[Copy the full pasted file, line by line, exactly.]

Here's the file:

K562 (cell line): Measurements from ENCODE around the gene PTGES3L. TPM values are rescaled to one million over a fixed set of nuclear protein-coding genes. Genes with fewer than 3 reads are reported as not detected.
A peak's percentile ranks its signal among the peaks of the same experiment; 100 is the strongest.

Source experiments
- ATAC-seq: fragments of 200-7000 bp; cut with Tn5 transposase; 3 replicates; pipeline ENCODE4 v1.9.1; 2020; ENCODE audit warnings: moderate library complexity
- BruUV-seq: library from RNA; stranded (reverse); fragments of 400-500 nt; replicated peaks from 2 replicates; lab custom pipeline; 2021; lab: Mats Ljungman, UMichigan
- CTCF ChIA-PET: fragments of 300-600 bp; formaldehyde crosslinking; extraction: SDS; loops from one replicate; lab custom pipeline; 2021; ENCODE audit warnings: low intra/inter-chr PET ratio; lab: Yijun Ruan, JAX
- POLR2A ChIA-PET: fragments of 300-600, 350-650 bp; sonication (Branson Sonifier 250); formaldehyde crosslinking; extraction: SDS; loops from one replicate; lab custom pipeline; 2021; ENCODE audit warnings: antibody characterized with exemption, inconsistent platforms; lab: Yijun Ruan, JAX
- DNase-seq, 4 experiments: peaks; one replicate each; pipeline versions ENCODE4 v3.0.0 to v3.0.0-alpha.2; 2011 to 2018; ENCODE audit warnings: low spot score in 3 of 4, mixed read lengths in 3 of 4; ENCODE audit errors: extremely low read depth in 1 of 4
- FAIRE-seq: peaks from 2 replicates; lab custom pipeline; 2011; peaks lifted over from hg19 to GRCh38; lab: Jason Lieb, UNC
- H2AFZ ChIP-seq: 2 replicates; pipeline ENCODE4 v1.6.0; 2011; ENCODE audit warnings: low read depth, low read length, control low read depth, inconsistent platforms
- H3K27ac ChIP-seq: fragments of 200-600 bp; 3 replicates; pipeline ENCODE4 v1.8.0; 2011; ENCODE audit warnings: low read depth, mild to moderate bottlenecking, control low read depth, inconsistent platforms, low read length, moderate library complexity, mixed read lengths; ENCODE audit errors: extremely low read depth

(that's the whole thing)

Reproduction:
K562 (cell line): Measurements from ENCODE around the gene PTGES3L. TPM values are rescaled to one million over a fixed set of nuclear protein-coding genes. Genes with fewer than 3 reads are reported as not detected.
A peak's percentile ranks its signal among the peaks of the same experiment; 100 is the strongest.

Source experiments
- ATAC-seq: fragments of 200-7000 bp; cut with Tn5 transposase; 3 replicates; pipeline ENCODE4 v1.9.1; 2020; ENCODE audit warnings: moderate library complexity
- BruUV-seq: library from RNA; stranded (reverse); fragments of 400-500 nt; replicated peaks from 2 replicates; lab custom pipeline; 2021; lab: Mats Ljungman, UMichigan
- CTCF ChIA-PET: fragments of 300-600 bp; formaldehyde crosslinking; extraction: SDS; loops from one replicate; lab custom pipeline; 2021; ENCODE audit warnings: low intra/inter-chr PET ratio; lab: Yijun Ruan, JAX
- POLR2A ChIA-PET: fragments of 300-600, 350-650 bp; sonication (Branson Sonifier 250); formaldehyde crosslinking; extraction: SDS; loops from one replicate; lab custom pipeline; 2021; ENCODE audit warnings: antibody characterized with exemption, inconsistent platforms; lab: Yijun Ruan, JAX
- DNase-seq, 4 experiments: peaks; one replicate each; pipeline versions ENCODE4 v3.0.0 to v3.0.0-alpha.2; 2011 to 2018; ENCODE audit warnings: low spot score in 3 of 4, mixed read lengths in 3 of 4; ENCODE audit errors: extremely low read depth in 1 of 4
- FAIRE-seq: peaks from 2 replicates; lab custom pipeline; 2011; peaks lifted over from hg19 to GRCh38; lab: Jason Lieb, UNC
- H2AFZ ChIP-seq: 2 replicates; pipeline ENCODE4 v1.6.0; 2011; ENCODE audit warnings: low read depth, low read length, control low read depth, inconsistent platforms
- H3K27ac ChIP-seq: fragments of 200-600 bp; 3 replicates; pipeline ENCODE4 v1.8.0; 2011; ENCODE audit warnings: low read depth, mild to moderate bottlenecking, control low read depth, inconsistent platforms, low read length, moderate library complexity, mixed read lengths; ENCODE audit errors: extremely low read depth